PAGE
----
ent Many systems are not very well integrated and do not have the functionality that is actually required.

ent Data is not maintained and kept up to date.

ent Information collection is often seen as a side activity with not much relevance compared to other parts of the business processes in the organization.

The sources for poor data and information quality can be categorized into technological, organizational, and human factors (Figure 1.4).


FIGURE 1.4 The sources of poor data and information quality.

Assessment of data and information quality

Data and information quality can be measured in two different ways. Subjective measurement is based on users’ expectations. For instance, a survey of all users of an IT system might reveal that data in the IT system is often incorrect and not fit for use for the tasks that the information users perform. Objective measurement directly examines the data and information assets, for instance, by using data profiling algorithms (see Chapter 12). Information quality metrics are often calculated automatically; information users have to provide rules that define what fitness for use means, giving due regard to both the considered task and the given metric.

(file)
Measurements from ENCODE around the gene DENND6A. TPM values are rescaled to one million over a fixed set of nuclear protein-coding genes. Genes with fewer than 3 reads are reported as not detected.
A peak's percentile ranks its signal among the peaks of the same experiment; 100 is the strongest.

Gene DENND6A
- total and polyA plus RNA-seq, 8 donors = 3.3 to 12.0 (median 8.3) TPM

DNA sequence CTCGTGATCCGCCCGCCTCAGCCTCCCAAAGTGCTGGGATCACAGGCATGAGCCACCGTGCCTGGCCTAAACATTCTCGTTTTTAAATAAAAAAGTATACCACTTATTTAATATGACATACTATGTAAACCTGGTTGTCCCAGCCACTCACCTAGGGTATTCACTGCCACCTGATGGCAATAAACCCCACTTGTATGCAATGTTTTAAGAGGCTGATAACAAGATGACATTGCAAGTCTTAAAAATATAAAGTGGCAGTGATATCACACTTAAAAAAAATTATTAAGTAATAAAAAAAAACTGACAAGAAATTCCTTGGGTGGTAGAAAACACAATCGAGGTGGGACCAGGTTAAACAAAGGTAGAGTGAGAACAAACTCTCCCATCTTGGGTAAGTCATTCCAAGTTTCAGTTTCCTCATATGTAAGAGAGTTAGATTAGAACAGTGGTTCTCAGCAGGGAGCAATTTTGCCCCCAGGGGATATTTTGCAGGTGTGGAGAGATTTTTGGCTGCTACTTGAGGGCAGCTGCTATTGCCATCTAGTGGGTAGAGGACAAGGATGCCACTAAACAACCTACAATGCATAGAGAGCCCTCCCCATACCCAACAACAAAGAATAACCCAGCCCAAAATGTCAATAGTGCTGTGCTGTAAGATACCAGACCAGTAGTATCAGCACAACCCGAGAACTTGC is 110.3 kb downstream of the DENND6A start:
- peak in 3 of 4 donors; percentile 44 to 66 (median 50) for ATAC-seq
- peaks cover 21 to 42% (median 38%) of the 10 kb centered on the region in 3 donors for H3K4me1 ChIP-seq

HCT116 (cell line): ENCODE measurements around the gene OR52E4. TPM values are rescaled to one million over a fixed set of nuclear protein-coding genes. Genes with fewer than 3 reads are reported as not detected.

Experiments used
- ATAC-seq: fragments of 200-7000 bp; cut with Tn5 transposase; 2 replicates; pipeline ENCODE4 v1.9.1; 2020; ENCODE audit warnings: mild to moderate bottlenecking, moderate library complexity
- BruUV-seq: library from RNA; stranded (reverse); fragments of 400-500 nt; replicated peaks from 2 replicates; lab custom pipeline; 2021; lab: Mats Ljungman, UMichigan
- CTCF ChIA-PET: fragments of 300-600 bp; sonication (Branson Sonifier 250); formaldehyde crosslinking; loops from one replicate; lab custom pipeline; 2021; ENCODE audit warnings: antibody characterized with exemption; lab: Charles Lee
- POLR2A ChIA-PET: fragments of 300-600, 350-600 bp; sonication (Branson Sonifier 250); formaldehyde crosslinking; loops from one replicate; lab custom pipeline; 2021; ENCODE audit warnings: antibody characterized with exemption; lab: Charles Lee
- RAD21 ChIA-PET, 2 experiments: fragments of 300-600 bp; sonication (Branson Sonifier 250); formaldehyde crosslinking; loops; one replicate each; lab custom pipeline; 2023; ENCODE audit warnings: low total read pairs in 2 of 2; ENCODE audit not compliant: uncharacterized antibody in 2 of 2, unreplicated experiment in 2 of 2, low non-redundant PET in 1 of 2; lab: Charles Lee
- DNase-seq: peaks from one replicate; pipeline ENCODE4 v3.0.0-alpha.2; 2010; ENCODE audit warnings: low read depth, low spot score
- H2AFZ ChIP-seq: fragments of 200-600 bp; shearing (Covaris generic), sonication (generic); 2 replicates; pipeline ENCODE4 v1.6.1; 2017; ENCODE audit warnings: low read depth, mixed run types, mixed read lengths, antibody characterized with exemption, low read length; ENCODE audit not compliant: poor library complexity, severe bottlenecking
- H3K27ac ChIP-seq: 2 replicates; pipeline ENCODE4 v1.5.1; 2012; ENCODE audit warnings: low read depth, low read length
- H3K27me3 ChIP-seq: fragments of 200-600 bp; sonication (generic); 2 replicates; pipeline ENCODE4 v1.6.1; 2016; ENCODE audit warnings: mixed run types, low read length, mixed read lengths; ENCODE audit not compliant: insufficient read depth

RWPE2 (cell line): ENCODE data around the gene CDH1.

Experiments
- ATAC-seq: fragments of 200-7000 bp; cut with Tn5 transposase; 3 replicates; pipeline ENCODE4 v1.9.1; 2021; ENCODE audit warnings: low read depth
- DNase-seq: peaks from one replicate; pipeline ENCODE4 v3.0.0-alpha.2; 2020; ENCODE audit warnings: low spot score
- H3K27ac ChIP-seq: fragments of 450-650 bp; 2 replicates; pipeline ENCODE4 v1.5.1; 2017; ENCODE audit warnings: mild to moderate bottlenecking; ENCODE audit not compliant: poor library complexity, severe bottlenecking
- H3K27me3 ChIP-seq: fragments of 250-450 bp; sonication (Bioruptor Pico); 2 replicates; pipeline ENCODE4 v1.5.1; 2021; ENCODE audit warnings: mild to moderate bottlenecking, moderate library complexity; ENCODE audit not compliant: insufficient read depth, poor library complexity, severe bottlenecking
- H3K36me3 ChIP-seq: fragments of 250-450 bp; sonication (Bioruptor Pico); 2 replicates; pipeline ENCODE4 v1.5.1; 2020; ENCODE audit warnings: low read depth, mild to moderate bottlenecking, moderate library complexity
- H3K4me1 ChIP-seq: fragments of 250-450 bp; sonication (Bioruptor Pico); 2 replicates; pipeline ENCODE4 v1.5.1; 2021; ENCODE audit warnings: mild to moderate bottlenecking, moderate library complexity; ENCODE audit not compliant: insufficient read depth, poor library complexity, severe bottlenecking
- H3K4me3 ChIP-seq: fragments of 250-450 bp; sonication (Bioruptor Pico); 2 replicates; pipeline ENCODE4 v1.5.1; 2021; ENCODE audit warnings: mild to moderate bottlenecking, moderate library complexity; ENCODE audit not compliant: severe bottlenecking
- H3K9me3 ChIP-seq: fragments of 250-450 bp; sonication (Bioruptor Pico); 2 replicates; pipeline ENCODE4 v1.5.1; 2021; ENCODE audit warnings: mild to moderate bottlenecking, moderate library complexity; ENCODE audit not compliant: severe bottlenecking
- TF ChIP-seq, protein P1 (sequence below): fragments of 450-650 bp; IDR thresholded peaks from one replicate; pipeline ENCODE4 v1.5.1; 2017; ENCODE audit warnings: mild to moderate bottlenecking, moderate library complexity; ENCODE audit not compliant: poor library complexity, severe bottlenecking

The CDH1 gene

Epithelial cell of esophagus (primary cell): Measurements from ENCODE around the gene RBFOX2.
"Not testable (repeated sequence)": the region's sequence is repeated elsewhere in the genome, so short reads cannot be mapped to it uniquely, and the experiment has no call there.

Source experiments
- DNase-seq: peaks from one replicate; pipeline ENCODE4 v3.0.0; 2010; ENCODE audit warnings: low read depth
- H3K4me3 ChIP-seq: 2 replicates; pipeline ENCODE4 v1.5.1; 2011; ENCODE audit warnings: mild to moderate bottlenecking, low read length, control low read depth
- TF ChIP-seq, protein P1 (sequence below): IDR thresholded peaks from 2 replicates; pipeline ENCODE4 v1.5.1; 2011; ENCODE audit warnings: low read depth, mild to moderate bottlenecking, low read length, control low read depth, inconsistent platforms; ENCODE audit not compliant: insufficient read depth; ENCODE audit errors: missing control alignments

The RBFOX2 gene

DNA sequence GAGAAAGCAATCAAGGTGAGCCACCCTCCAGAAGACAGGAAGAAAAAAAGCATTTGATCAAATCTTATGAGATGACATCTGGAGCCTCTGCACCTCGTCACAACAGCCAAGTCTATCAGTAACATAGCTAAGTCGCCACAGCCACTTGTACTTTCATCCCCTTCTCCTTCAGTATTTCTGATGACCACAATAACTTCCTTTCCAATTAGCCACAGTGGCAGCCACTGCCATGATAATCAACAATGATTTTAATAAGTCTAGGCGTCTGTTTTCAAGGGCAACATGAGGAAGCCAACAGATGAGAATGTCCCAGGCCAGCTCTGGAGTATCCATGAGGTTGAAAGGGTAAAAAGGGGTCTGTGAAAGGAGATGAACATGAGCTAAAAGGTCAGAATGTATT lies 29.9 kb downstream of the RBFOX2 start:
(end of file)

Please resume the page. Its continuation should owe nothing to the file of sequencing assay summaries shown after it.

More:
Data and information quality can be measured in two different ways: (1) subjectively, based on users’ expectations, for example, by using a questionnaire, or (2) objectively, using defined information quality metrics.


Data and information quality improvement has to address the root causes of the problems to be effective. There is a wide range of potential improvement activities, which are strongly dependent on the nature of the root causes.

Improvement of data and information quality